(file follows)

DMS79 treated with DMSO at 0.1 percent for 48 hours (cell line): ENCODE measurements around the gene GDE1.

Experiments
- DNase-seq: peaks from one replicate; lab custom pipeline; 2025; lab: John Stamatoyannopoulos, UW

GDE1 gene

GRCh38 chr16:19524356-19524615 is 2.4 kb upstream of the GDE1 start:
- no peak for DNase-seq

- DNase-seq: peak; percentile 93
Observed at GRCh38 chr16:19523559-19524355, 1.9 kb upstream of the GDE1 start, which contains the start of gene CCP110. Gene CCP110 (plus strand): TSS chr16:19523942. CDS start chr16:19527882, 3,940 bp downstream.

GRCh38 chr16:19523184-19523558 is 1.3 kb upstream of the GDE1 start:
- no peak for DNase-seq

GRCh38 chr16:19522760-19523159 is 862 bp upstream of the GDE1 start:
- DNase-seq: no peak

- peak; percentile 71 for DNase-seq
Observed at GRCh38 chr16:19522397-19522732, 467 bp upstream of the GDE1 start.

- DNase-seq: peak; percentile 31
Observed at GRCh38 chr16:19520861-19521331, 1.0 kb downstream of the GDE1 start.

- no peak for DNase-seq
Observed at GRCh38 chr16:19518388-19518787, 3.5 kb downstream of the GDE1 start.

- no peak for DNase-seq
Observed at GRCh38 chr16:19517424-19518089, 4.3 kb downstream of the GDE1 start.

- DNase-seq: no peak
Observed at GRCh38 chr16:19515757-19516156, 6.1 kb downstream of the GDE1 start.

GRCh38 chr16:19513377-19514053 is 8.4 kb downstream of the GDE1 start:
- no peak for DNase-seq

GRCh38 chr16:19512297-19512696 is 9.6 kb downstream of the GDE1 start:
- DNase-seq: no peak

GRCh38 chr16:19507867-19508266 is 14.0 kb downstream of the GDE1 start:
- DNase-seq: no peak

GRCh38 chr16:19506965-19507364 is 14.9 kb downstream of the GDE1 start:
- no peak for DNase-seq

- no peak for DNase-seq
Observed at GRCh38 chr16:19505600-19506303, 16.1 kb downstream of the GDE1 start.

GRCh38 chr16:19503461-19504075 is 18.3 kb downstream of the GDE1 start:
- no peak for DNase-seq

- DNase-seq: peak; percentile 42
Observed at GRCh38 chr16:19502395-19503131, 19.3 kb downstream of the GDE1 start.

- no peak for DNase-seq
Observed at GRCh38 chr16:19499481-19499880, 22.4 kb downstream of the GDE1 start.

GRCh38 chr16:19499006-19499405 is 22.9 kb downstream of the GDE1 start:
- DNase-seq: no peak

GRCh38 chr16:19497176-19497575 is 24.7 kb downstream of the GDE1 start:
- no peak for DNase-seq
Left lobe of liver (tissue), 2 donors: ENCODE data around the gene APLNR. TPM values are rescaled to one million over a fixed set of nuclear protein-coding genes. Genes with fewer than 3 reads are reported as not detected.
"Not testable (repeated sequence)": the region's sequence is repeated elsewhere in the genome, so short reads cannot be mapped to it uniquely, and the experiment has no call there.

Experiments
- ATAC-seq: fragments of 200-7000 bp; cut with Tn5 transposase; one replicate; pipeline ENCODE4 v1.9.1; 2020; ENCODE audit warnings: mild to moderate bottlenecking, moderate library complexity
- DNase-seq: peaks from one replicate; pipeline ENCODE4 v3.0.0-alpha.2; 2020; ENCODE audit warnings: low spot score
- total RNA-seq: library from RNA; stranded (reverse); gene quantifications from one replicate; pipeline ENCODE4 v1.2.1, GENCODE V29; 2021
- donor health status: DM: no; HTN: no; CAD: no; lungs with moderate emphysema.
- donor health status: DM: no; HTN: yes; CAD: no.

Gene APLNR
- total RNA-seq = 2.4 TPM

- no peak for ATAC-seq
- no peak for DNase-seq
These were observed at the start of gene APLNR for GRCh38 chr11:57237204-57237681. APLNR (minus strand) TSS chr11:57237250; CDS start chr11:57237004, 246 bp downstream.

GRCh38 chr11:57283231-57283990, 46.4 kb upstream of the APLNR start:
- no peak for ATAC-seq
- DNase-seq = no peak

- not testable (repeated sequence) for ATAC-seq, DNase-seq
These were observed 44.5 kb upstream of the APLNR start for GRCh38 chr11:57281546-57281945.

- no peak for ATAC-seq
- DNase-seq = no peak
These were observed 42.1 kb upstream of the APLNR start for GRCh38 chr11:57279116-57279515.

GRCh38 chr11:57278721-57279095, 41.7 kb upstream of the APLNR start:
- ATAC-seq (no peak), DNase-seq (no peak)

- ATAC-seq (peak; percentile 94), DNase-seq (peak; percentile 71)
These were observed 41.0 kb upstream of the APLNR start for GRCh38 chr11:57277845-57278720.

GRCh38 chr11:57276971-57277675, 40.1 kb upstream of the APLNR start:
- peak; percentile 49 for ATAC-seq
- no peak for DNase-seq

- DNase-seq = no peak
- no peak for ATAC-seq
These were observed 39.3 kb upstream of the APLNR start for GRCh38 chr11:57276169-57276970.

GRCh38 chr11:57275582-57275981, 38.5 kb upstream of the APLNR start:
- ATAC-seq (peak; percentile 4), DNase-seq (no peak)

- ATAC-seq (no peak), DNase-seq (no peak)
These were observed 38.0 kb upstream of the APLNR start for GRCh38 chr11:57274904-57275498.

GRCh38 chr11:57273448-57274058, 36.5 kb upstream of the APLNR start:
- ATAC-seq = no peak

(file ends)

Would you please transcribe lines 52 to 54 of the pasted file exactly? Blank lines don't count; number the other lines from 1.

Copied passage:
- total RNA-seq = 2.4 TPM

- no peak for ATAC-seq
- no peak for DNase-seq